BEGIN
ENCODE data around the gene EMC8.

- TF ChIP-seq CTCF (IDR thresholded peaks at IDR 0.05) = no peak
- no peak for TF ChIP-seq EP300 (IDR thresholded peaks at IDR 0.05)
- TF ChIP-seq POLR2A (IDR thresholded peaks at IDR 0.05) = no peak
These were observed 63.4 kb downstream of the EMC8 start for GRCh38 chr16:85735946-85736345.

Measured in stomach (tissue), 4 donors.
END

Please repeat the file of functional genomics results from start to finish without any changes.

ENCODE data around the gene EMC8.

- TF ChIP-seq CTCF (IDR thresholded peaks at IDR 0.05) = no peak
- no peak for TF ChIP-seq EP300 (IDR thresholded peaks at IDR 0.05)
- TF ChIP-seq POLR2A (IDR thresholded peaks at IDR 0.05) = no peak
These were observed 63.4 kb downstream of the EMC8 start for GRCh38 chr16:85735946-85736345.

Measured in stomach (tissue), 4 donors.